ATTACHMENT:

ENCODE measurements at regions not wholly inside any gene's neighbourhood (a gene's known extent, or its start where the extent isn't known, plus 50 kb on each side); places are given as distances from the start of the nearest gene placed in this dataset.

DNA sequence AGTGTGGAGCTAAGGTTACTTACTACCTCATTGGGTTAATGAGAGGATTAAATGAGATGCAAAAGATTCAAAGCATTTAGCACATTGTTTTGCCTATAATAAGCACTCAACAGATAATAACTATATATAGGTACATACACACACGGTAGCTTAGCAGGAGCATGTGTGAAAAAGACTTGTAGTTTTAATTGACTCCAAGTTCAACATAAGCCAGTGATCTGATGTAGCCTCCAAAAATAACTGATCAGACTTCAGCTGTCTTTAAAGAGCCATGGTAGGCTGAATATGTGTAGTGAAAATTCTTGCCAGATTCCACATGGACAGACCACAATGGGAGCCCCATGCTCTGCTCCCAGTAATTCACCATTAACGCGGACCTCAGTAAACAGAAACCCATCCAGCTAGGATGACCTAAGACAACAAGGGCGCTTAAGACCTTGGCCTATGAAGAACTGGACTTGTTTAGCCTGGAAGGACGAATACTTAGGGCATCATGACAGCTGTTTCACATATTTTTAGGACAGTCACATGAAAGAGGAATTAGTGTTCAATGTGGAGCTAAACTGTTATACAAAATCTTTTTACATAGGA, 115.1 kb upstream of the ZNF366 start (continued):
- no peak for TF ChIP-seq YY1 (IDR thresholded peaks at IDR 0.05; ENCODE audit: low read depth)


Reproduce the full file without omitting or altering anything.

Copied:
ENCODE measurements at regions not wholly inside any gene's neighbourhood (a gene's known extent, or its start where the extent isn't known, plus 50 kb on each side); places are given as distances from the start of the nearest gene placed in this dataset.

DNA sequence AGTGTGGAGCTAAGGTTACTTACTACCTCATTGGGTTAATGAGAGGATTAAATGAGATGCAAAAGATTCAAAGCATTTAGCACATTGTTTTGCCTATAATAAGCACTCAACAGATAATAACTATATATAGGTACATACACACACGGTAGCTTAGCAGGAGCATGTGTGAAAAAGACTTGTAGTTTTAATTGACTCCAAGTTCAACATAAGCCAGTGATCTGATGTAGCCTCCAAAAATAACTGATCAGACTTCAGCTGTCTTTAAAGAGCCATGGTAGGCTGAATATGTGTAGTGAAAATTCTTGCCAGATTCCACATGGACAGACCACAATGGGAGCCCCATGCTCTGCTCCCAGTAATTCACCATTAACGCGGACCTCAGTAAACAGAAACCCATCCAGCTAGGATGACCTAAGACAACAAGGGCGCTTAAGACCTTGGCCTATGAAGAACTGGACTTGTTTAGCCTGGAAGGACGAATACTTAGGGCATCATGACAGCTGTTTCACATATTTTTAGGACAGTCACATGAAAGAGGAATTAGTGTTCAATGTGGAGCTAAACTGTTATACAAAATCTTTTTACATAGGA, 115.1 kb upstream of the ZNF366 start (continued):
- no peak for TF ChIP-seq YY1 (IDR thresholded peaks at IDR 0.05; ENCODE audit: low read depth)